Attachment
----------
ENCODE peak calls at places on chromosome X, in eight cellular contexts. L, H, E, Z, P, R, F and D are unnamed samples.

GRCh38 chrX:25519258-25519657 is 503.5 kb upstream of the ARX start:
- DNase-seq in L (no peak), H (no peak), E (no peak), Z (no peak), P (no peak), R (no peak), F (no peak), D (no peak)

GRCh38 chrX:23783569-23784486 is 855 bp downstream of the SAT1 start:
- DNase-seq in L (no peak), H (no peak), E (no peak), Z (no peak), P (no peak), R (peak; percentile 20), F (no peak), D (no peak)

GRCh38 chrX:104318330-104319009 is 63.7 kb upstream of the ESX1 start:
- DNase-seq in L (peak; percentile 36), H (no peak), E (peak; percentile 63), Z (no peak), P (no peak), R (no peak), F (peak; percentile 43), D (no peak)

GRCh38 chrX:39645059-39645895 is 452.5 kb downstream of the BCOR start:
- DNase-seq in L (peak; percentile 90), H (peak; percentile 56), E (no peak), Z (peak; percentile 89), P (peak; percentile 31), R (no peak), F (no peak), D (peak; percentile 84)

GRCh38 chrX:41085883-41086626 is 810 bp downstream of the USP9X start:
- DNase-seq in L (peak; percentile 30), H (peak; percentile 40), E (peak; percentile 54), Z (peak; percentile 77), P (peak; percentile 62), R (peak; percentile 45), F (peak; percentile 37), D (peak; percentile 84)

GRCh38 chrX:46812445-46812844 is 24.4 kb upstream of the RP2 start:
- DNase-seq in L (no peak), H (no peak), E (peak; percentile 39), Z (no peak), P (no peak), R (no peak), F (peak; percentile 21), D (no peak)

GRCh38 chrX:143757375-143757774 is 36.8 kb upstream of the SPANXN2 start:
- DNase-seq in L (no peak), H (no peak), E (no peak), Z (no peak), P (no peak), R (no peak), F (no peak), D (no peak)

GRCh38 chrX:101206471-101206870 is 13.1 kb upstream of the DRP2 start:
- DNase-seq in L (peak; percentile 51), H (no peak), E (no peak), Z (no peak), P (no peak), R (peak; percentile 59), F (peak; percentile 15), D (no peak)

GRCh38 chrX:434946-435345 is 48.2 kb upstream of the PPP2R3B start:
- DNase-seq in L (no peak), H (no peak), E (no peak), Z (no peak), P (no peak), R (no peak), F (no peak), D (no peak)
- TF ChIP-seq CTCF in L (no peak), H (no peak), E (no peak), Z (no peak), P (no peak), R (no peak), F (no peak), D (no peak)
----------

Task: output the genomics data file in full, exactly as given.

ENCODE peak calls at places on chromosome X, in eight cellular contexts. L, H, E, Z, P, R, F and D are unnamed samples.

GRCh38 chrX:25519258-25519657 is 503.5 kb upstream of the ARX start:
- DNase-seq in L (no peak), H (no peak), E (no peak), Z (no peak), P (no peak), R (no peak), F (no peak), D (no peak)

GRCh38 chrX:23783569-23784486 is 855 bp downstream of the SAT1 start:
- DNase-seq in L (no peak), H (no peak), E (no peak), Z (no peak), P (no peak), R (peak; percentile 20), F (no peak), D (no peak)

GRCh38 chrX:104318330-104319009 is 63.7 kb upstream of the ESX1 start:
- DNase-seq in L (peak; percentile 36), H (no peak), E (peak; percentile 63), Z (no peak), P (no peak), R (no peak), F (peak; percentile 43), D (no peak)

GRCh38 chrX:39645059-39645895 is 452.5 kb downstream of the BCOR start:
- DNase-seq in L (peak; percentile 90), H (peak; percentile 56), E (no peak), Z (peak; percentile 89), P (peak; percentile 31), R (no peak), F (no peak), D (peak; percentile 84)

GRCh38 chrX:41085883-41086626 is 810 bp downstream of the USP9X start:
- DNase-seq in L (peak; percentile 30), H (peak; percentile 40), E (peak; percentile 54), Z (peak; percentile 77), P (peak; percentile 62), R (peak; percentile 45), F (peak; percentile 37), D (peak; percentile 84)

GRCh38 chrX:46812445-46812844 is 24.4 kb upstream of the RP2 start:
- DNase-seq in L (no peak), H (no peak), E (peak; percentile 39), Z (no peak), P (no peak), R (no peak), F (peak; percentile 21), D (no peak)

GRCh38 chrX:143757375-143757774 is 36.8 kb upstream of the SPANXN2 start:
- DNase-seq in L (no peak), H (no peak), E (no peak), Z (no peak), P (no peak), R (no peak), F (no peak), D (no peak)

GRCh38 chrX:101206471-101206870 is 13.1 kb upstream of the DRP2 start:
- DNase-seq in L (peak; percentile 51), H (no peak), E (no peak), Z (no peak), P (no peak), R (peak; percentile 59), F (peak; percentile 15), D (no peak)

GRCh38 chrX:434946-435345 is 48.2 kb upstream of the PPP2R3B start:
- DNase-seq in L (no peak), H (no peak), E (no peak), Z (no peak), P (no peak), R (no peak), F (no peak), D (no peak)
- TF ChIP-seq CTCF in L (no peak), H (no peak), E (no peak), Z (no peak), P (no peak), R (no peak), F (no peak), D (no peak)